Carnegie Europe was on the ground at the 2018 Munich Security Conference, offering readers exclusive access to the debates as they unfold and providing insights on today’s most consequential threats to international peace.
Zeynep AlemdarHead of the International Relations Department at Okan University, Istanbul
Remember the shame that the West felt when its arch enemy, the Soviet Union, unpredictably fell apart, ending the easy-to-understand bipolar worlda as we knew it? Then came the popularity of post-modernism, pointing out the flaws of rationality on which that bipolarity was founded. What has happened in the world since then includes a fervent denunciation of rationality, disproportional support for group rights over individual rights, and neglect of the crucial question of who will determine which group is better than the rest.
In the midst of this intellectual setting, we have been delegitimizing the values of the Enlightenment: respect for individual rights and the indivisibility of equality, freedom, and justice. Yet these values are still valid, and Western institutions are still the only ones working to operationalizing them, questioning them, and improving their function. The data that these organizations provide is in itself a service to the rule of law: consider the Justice Scoreboard of the European Commission. The checks and balances mechanisms that the West developed are still best at upholding the rule of law, and we should not doubt them.
Carl BildtCo-Chair of the European Council on Foreign Relations
The ideas and the values of the West remain the best—indeed, historically, the only—way to build societies that allow the talent and aspirations of humans to develop fully, to the benefit of themselves and others. But lately we have been too shy to state this as clearly as we should.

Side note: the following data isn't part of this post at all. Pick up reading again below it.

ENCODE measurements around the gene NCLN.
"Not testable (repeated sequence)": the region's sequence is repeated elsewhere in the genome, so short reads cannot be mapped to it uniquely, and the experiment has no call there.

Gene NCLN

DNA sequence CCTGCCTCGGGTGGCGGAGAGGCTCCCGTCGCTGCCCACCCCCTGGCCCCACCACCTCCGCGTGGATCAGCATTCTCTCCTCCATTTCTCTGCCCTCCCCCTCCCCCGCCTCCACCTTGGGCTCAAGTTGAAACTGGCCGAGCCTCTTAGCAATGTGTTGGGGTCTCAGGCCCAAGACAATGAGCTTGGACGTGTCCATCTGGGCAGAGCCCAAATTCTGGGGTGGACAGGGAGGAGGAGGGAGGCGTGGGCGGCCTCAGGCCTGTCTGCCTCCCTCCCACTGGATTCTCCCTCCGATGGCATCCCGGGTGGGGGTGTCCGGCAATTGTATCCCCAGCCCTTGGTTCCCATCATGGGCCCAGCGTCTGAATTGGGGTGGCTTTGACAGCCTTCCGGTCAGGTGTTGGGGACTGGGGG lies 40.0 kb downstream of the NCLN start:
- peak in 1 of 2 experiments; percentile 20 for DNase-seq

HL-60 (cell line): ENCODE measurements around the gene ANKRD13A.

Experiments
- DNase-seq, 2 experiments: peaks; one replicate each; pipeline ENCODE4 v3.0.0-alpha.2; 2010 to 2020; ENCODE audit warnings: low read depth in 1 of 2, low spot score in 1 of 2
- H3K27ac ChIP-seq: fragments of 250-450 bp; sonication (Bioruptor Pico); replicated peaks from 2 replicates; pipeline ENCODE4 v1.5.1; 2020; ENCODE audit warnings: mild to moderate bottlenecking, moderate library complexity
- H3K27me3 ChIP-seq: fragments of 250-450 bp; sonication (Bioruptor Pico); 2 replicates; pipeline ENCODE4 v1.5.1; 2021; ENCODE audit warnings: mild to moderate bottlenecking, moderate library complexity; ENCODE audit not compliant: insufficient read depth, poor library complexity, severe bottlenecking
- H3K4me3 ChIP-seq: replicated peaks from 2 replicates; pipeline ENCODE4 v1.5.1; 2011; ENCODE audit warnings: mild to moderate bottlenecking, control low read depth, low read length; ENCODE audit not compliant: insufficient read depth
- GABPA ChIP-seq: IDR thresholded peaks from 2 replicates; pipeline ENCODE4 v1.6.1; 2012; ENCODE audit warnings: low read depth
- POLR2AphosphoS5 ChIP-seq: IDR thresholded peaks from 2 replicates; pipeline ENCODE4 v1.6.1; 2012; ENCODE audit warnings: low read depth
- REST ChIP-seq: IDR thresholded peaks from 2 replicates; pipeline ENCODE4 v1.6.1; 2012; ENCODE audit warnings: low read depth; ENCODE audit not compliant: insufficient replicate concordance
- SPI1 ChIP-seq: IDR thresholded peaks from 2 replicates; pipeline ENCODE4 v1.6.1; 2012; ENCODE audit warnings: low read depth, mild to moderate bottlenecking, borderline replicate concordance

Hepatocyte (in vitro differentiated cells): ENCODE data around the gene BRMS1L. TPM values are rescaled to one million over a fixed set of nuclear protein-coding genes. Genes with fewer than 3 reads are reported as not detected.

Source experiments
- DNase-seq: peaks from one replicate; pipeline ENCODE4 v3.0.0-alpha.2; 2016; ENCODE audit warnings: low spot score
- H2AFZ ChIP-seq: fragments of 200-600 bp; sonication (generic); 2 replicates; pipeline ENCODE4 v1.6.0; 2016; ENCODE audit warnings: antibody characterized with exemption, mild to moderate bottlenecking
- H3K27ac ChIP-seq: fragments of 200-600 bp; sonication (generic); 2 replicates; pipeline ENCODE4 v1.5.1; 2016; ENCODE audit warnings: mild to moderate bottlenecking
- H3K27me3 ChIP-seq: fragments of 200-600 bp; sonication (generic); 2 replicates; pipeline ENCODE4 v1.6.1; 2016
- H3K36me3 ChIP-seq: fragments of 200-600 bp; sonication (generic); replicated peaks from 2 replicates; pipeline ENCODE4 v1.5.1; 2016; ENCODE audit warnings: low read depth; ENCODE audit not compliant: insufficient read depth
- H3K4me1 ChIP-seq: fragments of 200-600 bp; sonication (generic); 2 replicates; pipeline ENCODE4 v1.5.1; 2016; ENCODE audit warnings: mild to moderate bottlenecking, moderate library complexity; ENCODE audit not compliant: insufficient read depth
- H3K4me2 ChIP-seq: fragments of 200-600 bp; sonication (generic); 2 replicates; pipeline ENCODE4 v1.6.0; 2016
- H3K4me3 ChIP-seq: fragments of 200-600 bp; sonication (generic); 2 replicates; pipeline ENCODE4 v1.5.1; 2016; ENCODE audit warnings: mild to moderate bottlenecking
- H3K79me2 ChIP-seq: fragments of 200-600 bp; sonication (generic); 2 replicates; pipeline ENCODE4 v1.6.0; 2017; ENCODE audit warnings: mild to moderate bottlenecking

The success we have seen of other societies has been essentially them moving toward the values and ideas of the West. China is undoubtedly an increasingly authoritarian society in terms of its political system, but the country’s astonishing economic success during the last quarter of a century is the result of freeing up the system for the talent and entrepreneurship of individuals. And the true emergence of China in the world will be when it dares to do the same in the political sphere. It’s not imminent—but it will happen.
Ian BremmerPresident of Eurasia Group
Yes. The “West” encompasses the most compelling, stable, and sustainable political systems the world has. But it’s slipping fast.
In part, it’s because the West is so divided, so inwardly focused, so seemingly incapable of long-term strategy. And in part, it’s because much of the West, and most particularly right now the United States, refuses to lead by example.
The strength of the West is ultimately about ideas and values. If we stop believing in those things (and if, indeed, we forget what they are), so will everyone else.
William J. BurnsPresident of the Carnegie Endowment for International Peace
Yes. We have substantial enduring strengths, which are foolish to underestimate. But it is equally foolish to underestimate the challenges we face. Crises of governance, political dysfunction, and economic inequality handicap us at home. The reckless detachment of the Trump era leaves our allies uncertain and our rivals emboldened.
There is still a window before us, an opportunity to revitalize the transatlantic community and help shape a new, multipolar order—before it is shaped for us by the rise of other powers and other forces. It won’t stay open indefinitely. The test for the West is whether we can act with urgency and common sense to fix our internal troubles, and with discipline, realism, and confidence in a world in the midst of historic transformation.